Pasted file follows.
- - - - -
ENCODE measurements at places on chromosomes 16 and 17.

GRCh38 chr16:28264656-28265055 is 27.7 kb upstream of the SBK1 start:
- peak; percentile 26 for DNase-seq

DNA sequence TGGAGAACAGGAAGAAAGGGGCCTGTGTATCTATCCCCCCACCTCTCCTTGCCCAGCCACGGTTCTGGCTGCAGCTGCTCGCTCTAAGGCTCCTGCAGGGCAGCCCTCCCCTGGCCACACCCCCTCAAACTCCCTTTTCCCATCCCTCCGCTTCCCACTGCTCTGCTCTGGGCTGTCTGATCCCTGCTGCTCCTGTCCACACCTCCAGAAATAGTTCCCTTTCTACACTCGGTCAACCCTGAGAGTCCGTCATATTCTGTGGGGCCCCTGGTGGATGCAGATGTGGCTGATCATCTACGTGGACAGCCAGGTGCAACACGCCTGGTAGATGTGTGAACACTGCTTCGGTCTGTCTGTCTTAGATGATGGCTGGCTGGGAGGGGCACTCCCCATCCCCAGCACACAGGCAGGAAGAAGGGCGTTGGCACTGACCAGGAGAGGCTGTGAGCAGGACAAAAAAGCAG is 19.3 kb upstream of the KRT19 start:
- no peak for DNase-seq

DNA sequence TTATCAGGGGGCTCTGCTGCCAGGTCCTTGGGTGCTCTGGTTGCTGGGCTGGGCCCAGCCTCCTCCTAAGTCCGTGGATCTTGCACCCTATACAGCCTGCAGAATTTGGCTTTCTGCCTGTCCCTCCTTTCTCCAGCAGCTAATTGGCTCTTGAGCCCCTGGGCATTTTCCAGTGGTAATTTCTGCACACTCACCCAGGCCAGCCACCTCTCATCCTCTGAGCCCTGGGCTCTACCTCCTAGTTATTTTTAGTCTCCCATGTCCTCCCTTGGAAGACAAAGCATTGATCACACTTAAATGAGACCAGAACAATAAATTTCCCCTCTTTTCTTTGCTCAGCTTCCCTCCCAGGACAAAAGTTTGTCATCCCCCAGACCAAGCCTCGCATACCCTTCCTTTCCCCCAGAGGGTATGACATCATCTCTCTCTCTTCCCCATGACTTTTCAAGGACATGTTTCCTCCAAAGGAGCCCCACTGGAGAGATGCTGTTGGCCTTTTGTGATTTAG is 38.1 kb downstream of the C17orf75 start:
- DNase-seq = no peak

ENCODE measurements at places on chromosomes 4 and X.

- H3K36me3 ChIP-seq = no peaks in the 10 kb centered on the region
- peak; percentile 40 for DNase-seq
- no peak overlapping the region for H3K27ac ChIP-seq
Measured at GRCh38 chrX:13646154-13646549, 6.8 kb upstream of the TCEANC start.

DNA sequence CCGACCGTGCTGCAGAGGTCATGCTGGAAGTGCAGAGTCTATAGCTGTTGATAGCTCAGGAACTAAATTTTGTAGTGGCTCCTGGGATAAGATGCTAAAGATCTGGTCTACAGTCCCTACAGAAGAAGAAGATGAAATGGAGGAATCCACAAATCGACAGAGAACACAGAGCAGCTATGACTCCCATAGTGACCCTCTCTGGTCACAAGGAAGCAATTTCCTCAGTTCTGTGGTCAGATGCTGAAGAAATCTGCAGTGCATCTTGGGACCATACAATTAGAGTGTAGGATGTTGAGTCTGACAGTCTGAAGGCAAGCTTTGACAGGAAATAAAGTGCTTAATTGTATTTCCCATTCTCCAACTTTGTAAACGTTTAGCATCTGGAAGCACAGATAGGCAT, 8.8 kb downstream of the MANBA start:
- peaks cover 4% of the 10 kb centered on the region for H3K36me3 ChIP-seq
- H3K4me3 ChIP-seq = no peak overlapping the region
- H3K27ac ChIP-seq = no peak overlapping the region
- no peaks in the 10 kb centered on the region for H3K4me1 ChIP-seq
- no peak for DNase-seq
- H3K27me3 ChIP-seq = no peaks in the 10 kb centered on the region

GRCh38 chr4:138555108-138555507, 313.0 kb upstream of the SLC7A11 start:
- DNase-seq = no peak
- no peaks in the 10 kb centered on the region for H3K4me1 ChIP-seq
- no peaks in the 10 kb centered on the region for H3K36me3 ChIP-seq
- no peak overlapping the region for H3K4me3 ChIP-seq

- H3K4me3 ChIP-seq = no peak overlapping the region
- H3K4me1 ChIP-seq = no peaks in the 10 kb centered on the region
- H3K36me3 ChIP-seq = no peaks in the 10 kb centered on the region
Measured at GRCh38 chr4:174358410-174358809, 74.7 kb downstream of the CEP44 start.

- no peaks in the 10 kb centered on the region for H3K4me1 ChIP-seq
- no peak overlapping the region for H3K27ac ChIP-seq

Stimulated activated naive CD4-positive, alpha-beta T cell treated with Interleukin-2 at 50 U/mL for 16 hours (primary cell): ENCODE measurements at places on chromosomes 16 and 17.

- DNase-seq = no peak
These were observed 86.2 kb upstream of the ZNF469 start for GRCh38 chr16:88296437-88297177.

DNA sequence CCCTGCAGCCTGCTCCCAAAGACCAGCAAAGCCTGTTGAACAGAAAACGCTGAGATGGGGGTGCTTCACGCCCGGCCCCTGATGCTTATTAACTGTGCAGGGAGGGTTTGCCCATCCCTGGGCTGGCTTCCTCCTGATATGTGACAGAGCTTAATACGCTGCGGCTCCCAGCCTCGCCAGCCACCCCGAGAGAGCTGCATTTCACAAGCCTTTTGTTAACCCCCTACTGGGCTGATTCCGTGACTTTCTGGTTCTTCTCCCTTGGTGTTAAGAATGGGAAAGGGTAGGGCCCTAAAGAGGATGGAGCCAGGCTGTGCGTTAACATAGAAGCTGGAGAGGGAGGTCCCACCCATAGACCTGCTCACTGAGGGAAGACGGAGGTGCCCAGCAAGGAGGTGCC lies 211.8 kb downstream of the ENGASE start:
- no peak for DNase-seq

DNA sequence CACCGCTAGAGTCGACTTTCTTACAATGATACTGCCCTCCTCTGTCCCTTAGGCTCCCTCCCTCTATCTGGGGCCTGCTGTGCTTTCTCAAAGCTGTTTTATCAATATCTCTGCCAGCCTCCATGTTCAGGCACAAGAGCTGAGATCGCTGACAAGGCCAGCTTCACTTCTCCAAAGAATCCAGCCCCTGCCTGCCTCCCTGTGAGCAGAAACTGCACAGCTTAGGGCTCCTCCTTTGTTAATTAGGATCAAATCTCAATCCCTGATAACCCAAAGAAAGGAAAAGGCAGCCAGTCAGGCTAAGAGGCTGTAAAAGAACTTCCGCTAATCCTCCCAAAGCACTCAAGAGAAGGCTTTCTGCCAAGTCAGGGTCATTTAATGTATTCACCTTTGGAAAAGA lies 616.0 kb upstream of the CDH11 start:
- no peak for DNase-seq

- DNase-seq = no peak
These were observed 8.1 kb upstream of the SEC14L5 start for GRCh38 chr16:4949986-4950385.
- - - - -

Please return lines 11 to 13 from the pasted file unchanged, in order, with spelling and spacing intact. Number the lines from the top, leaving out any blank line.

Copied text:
- no peak overlapping the region for H3K27ac ChIP-seq
Measured at GRCh38 chrX:13646154-13646549, 6.8 kb upstream of the TCEANC start.

DNA sequence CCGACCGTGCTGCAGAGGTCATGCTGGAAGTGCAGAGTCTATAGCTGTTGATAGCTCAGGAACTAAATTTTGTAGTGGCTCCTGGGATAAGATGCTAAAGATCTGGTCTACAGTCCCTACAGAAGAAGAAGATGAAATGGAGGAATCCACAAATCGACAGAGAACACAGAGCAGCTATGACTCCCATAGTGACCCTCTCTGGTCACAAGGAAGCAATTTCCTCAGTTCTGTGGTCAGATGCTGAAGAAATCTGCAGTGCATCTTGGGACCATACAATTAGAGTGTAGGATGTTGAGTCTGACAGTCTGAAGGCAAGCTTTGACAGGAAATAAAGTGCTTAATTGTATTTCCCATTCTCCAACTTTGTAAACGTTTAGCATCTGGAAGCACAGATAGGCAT, 8.8 kb downstream of the MANBA start: